Despite handwringing about the constriction of its once-sweeping goals, the LGBT movement has achieved much more than legal parity for gay Americans. Between 1985 and 2019, the share of Americans who found same-sex relations “morally acceptable” tripled, jumping from 21 percent to 63 percent. As the nation debated what it meant to treat gay people equally, a conversation about bullying and youth suicide spilled out, spurring greater attention and policy advances designed to mitigate the risks that LGBT youth, and all young people, face when they feel different or alone. (In states that legalized same-sex marriage before 2015, suicide attempts among queer youth fell.)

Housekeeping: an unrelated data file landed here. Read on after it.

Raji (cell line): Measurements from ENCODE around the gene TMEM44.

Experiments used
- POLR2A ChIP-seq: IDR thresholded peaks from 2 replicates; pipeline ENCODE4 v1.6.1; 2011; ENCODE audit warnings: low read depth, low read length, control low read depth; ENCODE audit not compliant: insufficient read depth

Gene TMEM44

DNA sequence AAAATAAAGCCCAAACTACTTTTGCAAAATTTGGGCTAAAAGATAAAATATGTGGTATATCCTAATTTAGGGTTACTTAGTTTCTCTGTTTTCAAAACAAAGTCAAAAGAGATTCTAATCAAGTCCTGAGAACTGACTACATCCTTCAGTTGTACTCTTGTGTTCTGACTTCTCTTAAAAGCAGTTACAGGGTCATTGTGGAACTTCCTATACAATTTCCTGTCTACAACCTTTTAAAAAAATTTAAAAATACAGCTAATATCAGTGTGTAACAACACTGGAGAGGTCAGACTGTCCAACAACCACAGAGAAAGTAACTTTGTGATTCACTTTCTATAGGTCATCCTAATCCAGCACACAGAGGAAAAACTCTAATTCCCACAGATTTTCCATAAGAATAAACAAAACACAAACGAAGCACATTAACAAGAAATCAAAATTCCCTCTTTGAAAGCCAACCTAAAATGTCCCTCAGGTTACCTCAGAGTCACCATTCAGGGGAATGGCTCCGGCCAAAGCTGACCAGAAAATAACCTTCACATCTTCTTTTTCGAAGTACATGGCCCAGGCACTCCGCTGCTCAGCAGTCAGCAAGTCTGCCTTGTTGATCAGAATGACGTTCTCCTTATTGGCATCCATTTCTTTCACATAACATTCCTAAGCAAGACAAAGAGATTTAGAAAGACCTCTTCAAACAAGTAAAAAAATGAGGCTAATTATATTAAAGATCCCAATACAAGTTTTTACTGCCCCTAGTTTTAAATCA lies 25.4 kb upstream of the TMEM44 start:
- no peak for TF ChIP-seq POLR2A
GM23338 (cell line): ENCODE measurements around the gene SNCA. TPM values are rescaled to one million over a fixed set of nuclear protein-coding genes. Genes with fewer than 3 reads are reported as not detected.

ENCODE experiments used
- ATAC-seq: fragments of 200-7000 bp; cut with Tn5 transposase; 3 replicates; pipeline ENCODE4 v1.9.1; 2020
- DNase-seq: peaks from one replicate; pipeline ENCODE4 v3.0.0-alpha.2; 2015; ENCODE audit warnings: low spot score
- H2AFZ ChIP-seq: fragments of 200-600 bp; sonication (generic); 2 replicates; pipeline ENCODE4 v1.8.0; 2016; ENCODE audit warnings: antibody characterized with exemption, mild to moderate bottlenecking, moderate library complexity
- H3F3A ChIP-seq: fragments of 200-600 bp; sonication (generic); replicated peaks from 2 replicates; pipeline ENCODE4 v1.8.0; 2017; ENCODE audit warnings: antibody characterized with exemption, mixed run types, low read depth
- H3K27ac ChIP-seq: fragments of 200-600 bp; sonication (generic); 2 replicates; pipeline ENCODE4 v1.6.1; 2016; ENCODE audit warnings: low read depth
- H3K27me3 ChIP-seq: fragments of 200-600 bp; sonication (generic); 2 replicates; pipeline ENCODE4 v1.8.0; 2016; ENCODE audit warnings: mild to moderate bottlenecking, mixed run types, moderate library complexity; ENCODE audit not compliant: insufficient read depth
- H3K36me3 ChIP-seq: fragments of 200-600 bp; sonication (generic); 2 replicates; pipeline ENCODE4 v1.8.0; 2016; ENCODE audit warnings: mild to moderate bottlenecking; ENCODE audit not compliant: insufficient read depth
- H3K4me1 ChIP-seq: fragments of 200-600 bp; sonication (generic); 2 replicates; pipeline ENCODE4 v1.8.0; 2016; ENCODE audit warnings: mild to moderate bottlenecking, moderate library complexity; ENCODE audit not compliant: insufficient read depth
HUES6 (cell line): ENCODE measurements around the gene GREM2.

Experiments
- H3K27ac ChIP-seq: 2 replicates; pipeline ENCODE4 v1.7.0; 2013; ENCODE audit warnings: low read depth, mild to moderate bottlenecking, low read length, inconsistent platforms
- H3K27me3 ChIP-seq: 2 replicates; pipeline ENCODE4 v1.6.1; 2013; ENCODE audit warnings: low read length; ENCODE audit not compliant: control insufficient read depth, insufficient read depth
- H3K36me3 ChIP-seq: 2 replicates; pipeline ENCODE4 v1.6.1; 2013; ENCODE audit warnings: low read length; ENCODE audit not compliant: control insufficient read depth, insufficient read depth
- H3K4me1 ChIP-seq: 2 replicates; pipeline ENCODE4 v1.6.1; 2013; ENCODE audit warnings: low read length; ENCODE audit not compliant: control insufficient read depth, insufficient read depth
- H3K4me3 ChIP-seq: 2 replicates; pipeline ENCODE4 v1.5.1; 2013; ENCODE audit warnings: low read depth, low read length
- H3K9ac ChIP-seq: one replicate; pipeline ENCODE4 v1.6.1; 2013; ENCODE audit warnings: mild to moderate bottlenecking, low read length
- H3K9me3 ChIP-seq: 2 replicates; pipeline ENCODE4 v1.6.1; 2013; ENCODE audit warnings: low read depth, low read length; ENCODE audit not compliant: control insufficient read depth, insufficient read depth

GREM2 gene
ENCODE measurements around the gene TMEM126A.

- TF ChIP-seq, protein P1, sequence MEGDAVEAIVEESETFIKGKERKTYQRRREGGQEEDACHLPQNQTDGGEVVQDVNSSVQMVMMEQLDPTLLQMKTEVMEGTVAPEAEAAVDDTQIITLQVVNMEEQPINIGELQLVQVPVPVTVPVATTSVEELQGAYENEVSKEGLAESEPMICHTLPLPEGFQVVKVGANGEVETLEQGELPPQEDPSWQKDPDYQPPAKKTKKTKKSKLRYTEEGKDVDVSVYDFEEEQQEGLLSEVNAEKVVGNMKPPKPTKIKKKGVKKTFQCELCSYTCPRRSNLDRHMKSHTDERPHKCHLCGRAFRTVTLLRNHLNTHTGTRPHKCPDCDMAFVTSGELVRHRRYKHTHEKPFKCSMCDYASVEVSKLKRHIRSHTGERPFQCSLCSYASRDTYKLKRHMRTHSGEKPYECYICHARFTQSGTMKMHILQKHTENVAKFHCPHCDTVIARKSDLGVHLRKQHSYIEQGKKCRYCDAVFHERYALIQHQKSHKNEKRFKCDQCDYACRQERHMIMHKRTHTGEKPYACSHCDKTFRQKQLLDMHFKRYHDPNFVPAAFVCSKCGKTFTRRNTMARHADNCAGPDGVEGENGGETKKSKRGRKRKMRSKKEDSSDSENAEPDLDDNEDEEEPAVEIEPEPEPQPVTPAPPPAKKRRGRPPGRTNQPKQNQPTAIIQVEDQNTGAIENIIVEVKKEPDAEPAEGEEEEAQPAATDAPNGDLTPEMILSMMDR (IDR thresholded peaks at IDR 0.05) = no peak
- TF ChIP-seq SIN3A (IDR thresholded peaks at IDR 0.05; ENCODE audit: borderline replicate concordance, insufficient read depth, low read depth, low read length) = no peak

The LGBT movement, including the push for marriage equality, has also helped upend repressive attitudes about sex, establishing nonmarital sex — and sexual behavior once thought perverse — as largely uncontroversial. (Last year, for instance, Teen Vogue posted a guide to anal sex.) Inherent in queer desire is the belief that sexual pleasure is a good in itself and need not be justified by reproductive ends, a principle enshrined in law by gay rights court decisions affirming that sex and marriage are not instruments for reproduction but expressions of individual liberty and dignity. Just as its loudest opponents feared, granting same-sex couples access to marriage has further aligned the hoary institution with sexual choice, helping sever the link between sex and diapers — at just the moment when abortion rights face their greatest test in a generation.